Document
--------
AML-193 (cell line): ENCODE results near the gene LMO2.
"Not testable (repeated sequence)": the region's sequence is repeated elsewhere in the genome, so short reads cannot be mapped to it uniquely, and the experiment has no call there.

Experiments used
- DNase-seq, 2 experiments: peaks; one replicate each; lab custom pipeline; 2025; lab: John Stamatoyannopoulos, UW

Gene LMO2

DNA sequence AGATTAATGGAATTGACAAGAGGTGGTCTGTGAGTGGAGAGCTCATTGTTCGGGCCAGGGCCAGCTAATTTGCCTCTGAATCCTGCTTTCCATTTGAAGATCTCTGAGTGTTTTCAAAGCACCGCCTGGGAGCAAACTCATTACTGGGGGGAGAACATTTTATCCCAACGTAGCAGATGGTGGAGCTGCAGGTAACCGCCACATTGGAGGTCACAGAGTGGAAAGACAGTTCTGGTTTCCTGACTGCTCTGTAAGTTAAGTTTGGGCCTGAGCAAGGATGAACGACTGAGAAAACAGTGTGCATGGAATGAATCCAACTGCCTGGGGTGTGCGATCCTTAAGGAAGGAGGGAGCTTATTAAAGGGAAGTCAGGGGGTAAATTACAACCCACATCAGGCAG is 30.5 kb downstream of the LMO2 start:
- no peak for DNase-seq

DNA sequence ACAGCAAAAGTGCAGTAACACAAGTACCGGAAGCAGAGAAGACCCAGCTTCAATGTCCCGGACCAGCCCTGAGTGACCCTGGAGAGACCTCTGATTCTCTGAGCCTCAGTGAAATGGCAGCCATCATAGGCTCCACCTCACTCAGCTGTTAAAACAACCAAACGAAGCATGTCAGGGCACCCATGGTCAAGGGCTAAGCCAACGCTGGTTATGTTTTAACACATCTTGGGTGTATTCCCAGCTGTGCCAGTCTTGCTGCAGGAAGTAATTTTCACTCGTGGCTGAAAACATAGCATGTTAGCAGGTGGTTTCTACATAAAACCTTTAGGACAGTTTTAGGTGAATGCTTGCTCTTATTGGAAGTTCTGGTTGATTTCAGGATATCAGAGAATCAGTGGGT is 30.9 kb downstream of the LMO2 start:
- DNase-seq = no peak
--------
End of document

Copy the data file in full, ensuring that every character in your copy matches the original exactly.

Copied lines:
AML-193 (cell line): ENCODE results near the gene LMO2.
"Not testable (repeated sequence)": the region's sequence is repeated elsewhere in the genome, so short reads cannot be mapped to it uniquely, and the experiment has no call there.

Experiments used
- DNase-seq, 2 experiments: peaks; one replicate each; lab custom pipeline; 2025; lab: John Stamatoyannopoulos, UW

Gene LMO2

DNA sequence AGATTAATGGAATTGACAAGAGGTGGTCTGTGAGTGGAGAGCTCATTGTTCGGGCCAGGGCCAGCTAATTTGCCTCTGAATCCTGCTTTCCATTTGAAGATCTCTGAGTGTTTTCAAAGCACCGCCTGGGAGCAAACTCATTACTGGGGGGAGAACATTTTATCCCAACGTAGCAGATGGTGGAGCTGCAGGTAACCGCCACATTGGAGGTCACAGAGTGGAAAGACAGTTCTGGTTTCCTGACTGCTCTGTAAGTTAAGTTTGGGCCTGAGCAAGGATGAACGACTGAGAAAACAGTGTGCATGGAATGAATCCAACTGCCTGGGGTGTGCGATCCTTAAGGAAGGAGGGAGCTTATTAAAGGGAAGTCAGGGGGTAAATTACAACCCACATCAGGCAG is 30.5 kb downstream of the LMO2 start:
- no peak for DNase-seq

DNA sequence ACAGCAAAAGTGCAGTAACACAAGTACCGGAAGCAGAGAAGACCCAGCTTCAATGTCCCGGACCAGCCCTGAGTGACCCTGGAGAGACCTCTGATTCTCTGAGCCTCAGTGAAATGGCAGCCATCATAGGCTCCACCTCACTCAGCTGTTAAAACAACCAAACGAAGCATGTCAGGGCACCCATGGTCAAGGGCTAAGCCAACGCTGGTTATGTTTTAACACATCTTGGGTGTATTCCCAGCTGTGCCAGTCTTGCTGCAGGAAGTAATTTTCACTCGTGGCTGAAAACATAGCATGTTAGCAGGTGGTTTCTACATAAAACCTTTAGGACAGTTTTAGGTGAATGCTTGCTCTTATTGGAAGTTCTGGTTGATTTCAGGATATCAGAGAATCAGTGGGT is 30.9 kb downstream of the LMO2 start:
- DNase-seq = no peak